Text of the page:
Author, Columbia Professor To Speak At Black Heritage BanquetFeb. 22, 2006
Dr. Manning Marable, distinguished author and professor of public affairs, political science and history at Columbia University, will be the guest speaker at the annual Black Heritage Banquet, sponsored by Baylor University's Association of Black Students.
The banquet will be held at 7 p.m. Tuesday, Feb. 28, in room 510 on the fifth floor of the Cashion Academic Center. Tickets are $15 and are available at the Baylor Ticket Office in the Bill Daniel Student Center or by phone at (254) 710-3210, and at Marilyn's Gift Gallery, 1818 Elm St., or (254) 755-8218.
A prolific author, Marable has written and/or edited 20 books and scholarly anthologies, including "The Autobiography of Medgar Evers: A Hero's Life and Legacy Revealed Through His Writings, Letters, and Speeches," co-edited with Myrlie Evers-Williams (New York: Basic Civitas Books, 2005); "Beyond Black and White: Race in America's Past, Present and Future, The Crisis of Color and Democracy," which was awarded the Book of the Year by the Gustavus Myers Center for the Study of Human Rights (1996); and "The Great Wells of Democracy: The Meaning of Race in American Life."
Marable also recently completed "Living Black History," a fresh look at the legacy of well-known figures of the Civil Rights Movement, and will publish the comprehensive biography, "Malcolm X: A Life of Reinvention," in late 2006 or early 2007.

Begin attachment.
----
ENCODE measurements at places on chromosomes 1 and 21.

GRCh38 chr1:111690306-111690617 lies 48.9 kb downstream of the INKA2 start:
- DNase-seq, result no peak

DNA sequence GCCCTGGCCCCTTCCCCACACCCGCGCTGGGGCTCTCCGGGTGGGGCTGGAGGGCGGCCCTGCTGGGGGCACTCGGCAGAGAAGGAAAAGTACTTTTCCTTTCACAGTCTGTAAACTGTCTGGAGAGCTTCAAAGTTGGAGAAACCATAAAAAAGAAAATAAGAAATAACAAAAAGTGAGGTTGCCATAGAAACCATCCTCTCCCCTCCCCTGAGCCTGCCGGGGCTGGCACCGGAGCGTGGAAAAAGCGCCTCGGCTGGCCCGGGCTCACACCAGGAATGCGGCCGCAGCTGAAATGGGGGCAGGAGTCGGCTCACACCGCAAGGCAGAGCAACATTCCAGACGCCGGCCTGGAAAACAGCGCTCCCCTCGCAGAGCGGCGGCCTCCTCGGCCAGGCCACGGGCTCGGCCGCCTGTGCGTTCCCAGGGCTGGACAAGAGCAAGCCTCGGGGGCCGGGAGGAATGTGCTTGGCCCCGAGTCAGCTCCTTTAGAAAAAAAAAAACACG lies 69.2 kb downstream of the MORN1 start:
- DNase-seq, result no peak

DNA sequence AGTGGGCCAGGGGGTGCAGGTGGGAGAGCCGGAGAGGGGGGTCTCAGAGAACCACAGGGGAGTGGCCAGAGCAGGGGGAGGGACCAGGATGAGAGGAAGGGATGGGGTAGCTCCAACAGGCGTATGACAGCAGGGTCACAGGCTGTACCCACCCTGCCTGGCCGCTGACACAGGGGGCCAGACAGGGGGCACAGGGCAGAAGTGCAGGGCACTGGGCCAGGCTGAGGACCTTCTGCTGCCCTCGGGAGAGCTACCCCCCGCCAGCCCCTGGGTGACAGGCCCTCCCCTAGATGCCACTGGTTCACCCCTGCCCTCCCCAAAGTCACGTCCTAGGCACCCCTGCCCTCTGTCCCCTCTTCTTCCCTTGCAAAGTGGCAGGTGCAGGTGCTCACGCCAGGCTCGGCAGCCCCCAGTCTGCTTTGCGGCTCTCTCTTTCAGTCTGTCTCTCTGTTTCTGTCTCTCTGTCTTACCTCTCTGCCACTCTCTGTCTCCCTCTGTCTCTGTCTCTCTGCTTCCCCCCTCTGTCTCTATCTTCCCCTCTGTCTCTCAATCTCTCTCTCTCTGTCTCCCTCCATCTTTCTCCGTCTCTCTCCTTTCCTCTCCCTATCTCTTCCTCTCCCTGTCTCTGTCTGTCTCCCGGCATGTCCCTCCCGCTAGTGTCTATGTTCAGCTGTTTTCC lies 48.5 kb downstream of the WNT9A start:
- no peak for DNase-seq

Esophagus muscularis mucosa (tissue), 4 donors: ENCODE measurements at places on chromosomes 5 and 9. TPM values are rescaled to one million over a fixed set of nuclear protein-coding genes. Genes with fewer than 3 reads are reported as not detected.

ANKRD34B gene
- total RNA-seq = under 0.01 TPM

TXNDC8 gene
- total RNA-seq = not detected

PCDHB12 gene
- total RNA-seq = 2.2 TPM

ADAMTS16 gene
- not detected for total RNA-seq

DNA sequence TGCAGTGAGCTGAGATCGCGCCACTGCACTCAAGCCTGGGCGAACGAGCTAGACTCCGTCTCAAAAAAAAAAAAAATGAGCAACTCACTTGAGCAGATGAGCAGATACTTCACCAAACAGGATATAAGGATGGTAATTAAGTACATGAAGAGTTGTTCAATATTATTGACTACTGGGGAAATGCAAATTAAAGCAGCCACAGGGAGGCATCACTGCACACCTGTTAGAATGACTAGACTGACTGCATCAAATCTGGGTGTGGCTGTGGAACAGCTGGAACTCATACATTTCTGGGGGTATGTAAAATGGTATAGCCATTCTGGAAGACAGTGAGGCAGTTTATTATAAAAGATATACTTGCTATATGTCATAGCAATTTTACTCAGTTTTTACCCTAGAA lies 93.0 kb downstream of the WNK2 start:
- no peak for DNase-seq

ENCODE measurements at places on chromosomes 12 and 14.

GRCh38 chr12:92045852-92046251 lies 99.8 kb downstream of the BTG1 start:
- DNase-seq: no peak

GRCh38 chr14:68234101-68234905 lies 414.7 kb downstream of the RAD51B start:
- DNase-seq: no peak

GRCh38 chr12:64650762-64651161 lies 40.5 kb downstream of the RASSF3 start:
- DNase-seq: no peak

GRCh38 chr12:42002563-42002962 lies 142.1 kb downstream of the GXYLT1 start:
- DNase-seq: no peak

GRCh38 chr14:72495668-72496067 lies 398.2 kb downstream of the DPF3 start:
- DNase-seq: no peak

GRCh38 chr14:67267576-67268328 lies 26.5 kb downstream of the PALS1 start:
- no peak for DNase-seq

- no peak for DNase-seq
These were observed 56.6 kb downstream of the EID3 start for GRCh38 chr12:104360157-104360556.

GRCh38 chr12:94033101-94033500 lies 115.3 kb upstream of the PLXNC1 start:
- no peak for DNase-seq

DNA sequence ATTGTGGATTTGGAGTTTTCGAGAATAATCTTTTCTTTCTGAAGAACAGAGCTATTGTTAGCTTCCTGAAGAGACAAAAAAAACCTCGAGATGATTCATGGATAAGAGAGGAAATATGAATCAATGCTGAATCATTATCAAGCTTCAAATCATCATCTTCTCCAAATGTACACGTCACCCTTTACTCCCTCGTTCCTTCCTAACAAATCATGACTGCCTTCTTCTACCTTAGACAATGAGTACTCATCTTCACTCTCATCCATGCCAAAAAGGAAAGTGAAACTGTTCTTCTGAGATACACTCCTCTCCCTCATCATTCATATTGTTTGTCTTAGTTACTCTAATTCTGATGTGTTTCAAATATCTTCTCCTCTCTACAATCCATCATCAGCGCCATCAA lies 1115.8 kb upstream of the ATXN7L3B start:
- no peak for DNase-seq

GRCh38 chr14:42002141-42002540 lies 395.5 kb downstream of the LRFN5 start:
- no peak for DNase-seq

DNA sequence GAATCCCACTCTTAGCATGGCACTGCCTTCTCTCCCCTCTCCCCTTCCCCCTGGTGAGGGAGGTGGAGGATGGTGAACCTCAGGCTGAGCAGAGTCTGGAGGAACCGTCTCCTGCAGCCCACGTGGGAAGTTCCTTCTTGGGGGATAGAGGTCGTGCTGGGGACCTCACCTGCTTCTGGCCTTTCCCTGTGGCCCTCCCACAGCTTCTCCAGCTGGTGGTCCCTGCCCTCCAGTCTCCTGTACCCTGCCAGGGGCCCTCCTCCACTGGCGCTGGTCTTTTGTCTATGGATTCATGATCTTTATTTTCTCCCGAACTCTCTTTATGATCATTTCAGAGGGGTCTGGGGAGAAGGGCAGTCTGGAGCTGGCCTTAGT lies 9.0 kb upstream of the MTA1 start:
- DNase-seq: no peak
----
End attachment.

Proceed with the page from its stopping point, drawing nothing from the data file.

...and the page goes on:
Marable received his bachelor's degree from Earlham College in 1971, his master's degree in American history from the University of Wisconsin-Madison in 1972 and his doctorate from University of Maryland in 1976. Prior to joining the Columbia faculty in 1993, Marable taught at the University of Colorado at Boulder and Ohio State University, where he was chairman of the department of black studies. He also served as the founding director of the Africana and Hispanic Studies Program at Colgate University.
At Columbia, Marable was founding director of the Institute for Research in African-American Studies, which under his leadership from 1993-2003, became one of the nation's most prestigious centers of scholarship on the black American experience. In 2002, he established the Center for Contemporary Black History at Columbia, an advanced research and publications center that examines black leadership and politics, culture and society.
For more information about the Black Heritage Banquet, contact Taryn Ozuna in the Baylor office of multicultural activities at (254) 710-6949.